Tuesday, May 4, 2010
Future of learning to be determined by students, panel says
Though they discussed a wide array of topics, the Future of Learning Panel centered its conversation on one theme articulated by session Chair Cathy Davidson: “How do we make the most of traditional institutions and unite worlds that are not always part of our institutions as traditionally conceived?”
The panel consisted of five professors from Duke University:
* Cathy Davidson, co-founder of HASTAC – the Humanities, Arts, Science and Technology Advanced Collaboratory
* Laurent Dubois, a historian of French colonialism and the Caribbean
* Negar Mottahedeh, a highly respected academic author who staged the first-ever Twitter Film Festival
* Mark Anthony Neal, the author of four books, a frequent commentator for National Public Radio and contributor to several on-line media outlets
* Tony O’Driscoll, author of “Learning in 3D: Adding a New Dimension to Enterprise Learning and Collaboration,” with Karl M. Kapp.
In addition to discussing the future, the panelists talked about some of their individual experiments with technology in the classroom. Mottahedeh spoke about her experiment with the Twitter Film Festival in her introduction to film studies class. Students posted video clips to a class blog and Tweeted about them with links to analysis. The effort attracted more than 300 followers from all walks of life.
Dubois is currently working on a project called the Haiti Lab that will link Haitian students with faculty through the Internet to continue education while the country is still in a state of disrepair.
WWW 2010 - "The Future of Learning is the Web." From left to right: Laurent Dubois, Negar Mottahedeh, Mark Anthony Neal. Photo by Elon University Relations photographer Kim Walker.
“There’s a need for the university to be a space of rapid reaction,” he said. “Haiti needs an immediate plan and action.”
Davidson drew national press attention by writing a blog post titled “How to Crowdsource Grading,” which encouraged educators to use peer learning to evaluate students’ work and make it public. Now that the end of the semester is approaching, Davidson said her class did surprisingly well, producing a high caliber of work and motivated by the fact that it will be published.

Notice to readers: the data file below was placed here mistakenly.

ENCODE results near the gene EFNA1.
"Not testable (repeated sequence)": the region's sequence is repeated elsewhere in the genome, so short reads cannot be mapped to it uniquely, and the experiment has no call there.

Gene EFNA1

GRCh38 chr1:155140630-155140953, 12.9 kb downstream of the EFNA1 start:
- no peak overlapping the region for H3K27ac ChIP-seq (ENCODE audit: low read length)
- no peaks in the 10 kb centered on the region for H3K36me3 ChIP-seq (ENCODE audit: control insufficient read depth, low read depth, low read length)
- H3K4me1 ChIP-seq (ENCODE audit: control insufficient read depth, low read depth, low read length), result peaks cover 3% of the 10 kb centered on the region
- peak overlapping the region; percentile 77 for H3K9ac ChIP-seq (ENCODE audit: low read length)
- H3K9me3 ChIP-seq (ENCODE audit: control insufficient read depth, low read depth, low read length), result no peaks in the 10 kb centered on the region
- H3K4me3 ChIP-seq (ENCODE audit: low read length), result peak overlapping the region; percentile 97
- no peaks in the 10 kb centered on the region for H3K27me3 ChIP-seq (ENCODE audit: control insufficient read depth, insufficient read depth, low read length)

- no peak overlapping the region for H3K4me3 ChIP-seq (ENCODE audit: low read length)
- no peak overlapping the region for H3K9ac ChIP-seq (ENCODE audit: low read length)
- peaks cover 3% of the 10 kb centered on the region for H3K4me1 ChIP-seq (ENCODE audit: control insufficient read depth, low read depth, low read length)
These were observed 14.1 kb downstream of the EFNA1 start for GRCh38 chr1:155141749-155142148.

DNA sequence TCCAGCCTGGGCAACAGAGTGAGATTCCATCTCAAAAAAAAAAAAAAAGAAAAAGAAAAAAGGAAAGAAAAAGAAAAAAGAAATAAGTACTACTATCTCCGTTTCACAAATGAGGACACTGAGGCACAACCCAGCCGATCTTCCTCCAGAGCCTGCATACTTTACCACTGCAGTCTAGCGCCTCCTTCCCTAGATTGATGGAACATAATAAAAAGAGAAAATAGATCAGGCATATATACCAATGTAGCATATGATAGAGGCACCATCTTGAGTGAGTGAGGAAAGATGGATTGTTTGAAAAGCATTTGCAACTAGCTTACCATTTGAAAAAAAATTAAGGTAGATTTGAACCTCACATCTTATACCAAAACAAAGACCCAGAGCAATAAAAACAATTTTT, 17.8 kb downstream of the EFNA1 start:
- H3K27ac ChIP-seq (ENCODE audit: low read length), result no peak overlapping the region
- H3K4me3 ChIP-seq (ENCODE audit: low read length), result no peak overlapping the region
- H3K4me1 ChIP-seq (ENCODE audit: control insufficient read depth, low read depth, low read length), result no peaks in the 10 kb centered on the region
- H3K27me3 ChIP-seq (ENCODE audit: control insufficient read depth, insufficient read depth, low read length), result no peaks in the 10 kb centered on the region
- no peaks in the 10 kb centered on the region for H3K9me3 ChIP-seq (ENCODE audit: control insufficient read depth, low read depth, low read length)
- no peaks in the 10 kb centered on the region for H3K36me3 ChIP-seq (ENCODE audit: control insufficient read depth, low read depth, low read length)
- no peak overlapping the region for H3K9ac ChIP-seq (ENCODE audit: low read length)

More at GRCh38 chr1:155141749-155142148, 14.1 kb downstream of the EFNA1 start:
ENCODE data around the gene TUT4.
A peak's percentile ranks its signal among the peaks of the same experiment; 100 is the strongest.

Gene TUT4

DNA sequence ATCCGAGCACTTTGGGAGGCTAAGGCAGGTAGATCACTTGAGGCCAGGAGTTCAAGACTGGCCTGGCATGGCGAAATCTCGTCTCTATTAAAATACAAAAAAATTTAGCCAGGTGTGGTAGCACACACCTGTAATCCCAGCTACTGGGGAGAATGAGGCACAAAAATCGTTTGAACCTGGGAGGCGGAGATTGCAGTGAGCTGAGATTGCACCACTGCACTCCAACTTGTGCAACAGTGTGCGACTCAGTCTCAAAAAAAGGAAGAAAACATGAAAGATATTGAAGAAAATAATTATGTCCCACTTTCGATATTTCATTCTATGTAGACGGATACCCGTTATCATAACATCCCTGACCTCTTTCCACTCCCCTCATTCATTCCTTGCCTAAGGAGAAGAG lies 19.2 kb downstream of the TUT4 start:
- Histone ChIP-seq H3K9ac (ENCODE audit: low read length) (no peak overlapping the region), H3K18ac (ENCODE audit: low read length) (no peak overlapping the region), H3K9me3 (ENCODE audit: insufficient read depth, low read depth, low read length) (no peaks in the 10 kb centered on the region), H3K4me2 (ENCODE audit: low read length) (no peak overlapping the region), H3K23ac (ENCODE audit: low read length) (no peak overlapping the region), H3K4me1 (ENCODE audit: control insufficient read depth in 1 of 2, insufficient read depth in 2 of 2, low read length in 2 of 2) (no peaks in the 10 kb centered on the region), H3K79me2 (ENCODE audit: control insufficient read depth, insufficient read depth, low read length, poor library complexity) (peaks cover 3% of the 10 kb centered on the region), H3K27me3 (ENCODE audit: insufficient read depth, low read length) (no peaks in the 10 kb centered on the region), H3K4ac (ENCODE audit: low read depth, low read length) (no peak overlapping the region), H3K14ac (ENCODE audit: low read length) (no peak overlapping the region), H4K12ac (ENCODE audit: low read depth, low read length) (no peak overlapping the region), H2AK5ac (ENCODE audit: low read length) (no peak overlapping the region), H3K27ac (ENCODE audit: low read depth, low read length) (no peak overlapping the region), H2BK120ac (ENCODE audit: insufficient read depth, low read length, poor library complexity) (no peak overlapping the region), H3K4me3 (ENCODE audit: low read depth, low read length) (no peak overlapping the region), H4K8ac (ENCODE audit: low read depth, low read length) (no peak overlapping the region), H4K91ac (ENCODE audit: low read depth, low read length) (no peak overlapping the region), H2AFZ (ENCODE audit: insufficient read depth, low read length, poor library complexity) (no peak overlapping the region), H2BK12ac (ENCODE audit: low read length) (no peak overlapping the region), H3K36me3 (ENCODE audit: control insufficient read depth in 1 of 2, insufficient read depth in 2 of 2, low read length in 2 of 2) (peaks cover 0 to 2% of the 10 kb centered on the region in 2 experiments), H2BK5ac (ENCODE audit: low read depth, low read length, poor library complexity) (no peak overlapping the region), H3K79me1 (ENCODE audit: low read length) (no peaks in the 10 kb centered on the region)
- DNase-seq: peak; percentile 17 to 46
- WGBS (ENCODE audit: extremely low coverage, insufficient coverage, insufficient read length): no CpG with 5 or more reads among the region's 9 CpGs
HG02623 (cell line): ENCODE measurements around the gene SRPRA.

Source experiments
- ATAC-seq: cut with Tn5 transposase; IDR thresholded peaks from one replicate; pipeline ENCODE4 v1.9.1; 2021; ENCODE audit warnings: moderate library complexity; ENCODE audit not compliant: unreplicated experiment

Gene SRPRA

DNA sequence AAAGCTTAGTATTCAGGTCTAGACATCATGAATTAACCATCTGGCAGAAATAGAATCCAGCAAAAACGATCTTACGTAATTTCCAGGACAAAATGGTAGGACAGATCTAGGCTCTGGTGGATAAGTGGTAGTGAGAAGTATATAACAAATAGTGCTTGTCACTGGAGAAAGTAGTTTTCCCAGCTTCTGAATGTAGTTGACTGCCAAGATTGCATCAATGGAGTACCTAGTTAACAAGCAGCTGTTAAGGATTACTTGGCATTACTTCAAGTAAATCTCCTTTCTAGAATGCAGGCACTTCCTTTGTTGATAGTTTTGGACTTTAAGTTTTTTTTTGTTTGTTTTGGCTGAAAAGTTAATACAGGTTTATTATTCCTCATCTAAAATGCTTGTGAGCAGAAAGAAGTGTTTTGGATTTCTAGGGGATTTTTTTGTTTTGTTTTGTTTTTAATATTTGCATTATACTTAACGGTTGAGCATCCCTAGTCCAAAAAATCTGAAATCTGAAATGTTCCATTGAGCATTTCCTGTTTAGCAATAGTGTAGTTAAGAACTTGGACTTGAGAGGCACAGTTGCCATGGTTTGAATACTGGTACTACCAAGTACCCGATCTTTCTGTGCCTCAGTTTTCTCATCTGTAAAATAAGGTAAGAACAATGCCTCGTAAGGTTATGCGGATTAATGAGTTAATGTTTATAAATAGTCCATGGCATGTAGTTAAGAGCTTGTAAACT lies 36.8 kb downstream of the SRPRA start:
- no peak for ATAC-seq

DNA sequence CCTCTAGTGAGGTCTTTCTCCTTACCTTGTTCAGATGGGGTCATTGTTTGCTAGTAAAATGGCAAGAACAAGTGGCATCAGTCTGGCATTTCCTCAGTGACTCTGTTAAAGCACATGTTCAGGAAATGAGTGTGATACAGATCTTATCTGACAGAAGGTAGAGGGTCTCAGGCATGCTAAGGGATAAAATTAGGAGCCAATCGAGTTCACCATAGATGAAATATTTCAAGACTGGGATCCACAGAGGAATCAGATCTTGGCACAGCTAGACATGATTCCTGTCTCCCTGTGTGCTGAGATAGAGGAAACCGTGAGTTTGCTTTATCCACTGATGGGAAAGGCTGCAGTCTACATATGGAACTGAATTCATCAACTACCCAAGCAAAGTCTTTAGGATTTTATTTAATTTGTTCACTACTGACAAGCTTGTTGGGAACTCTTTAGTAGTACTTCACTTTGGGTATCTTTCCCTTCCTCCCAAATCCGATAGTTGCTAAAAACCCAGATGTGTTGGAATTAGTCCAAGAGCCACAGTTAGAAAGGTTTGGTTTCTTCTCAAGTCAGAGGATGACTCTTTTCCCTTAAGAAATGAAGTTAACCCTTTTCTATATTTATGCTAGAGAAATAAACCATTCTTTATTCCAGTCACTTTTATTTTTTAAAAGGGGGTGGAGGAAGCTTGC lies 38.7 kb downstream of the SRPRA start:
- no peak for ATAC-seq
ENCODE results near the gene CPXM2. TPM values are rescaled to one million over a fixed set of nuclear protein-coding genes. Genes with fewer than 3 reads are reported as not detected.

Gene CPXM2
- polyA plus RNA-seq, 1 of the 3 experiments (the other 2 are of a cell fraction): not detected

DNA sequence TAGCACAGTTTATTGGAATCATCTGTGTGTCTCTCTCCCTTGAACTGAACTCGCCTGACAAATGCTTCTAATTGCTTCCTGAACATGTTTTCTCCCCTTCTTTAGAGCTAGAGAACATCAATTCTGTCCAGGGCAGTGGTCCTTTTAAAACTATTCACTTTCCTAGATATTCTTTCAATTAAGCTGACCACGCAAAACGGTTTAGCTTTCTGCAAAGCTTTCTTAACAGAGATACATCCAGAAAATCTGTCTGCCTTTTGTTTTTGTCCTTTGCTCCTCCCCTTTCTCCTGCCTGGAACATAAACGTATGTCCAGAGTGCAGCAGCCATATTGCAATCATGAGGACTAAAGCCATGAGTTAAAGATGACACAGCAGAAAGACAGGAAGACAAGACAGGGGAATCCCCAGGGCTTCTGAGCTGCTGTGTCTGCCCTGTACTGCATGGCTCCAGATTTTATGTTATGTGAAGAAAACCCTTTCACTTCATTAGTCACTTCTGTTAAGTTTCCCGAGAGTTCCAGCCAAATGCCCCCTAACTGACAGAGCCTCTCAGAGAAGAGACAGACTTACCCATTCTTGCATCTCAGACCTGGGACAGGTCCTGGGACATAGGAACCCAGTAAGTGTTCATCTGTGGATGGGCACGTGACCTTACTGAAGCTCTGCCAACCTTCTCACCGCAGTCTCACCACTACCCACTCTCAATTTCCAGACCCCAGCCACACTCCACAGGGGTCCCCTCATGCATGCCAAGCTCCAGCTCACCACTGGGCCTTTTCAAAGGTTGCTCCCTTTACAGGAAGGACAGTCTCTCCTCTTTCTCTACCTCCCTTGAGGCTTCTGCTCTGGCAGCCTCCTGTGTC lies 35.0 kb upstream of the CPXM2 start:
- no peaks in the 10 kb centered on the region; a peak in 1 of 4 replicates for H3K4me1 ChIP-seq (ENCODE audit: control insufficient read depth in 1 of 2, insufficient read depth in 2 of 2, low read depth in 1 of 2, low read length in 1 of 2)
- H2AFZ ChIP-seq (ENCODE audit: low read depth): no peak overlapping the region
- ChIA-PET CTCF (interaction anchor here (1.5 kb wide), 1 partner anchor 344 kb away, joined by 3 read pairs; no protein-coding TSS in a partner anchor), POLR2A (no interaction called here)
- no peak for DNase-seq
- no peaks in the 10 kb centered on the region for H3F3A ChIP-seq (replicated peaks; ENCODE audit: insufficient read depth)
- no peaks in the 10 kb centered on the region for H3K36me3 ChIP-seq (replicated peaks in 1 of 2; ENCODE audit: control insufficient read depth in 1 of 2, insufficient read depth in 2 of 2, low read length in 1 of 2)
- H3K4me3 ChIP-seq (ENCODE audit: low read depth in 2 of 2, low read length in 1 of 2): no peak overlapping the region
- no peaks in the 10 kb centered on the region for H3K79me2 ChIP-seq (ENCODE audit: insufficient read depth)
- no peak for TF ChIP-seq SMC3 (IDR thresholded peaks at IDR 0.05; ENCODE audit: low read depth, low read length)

O’Driscoll is teaching a class in which students put all deliverables into the creative commons and evaluate one another’s work. He said students held one another accountable for the material they produced, even asking to use his criteria to assign grades.
Neal has used his classes to take students’ knowledge into the Durham community through live webcasts, one of which drew 10,000 viewers. He also posts prompts to his exam questions publicly to employ generative learning.
Much of the panel’s spirited discussion was generated from audience questions, addressing issues like the use of Twitter during class, the ways technology affects student attention, and computer games as motivational learning.
“To allow students to be on their blackberries and computers is giving up a lot of power associated with being in ivory tower,” Anthony said.
WWW 2010 - "The Future of Learning is the Web." Cathy Davidson. Photo by Elon University Relations photographer Kim Walker. Creative Commons rights
Though some argue that electrons distract students rather than enhance their experiences in the classroom, Davidson pointed out that just because students stare at their instructors does not mean that they are paying attention.
Some of the panelists felt that the use of social media during class could actually enhance the student experience. O’Driscoll said he uses a class hash tag to monitor student interest and questions, as a replacement for the “note card technique” of collecting questions. There are even filter applications available to help determine the most relevant questions.
“Teaching does not exist in a pristine way,” Davidson said, noting that learning will continue to change as technology advances.
O’Driscoll said he hopes that more educators will follow the example of a game-based school called Quest to Learn that uses the “magic circle” method to enthrall students. He said teachers need to find “the magic between solid instructional design and the magic circle, and ground it deeply in good, solid pedagogy.”
Mottahedeh ended the discussion by noting that it isn’t the technology that will determine the future but the students.
“Students are the difference in the world, and we’ll figure out together how they will make that difference,” she said.
-by Rachel Cieri
Thanks Rachel! Here's the original story
Yup...once again I tweeted through my entire panel!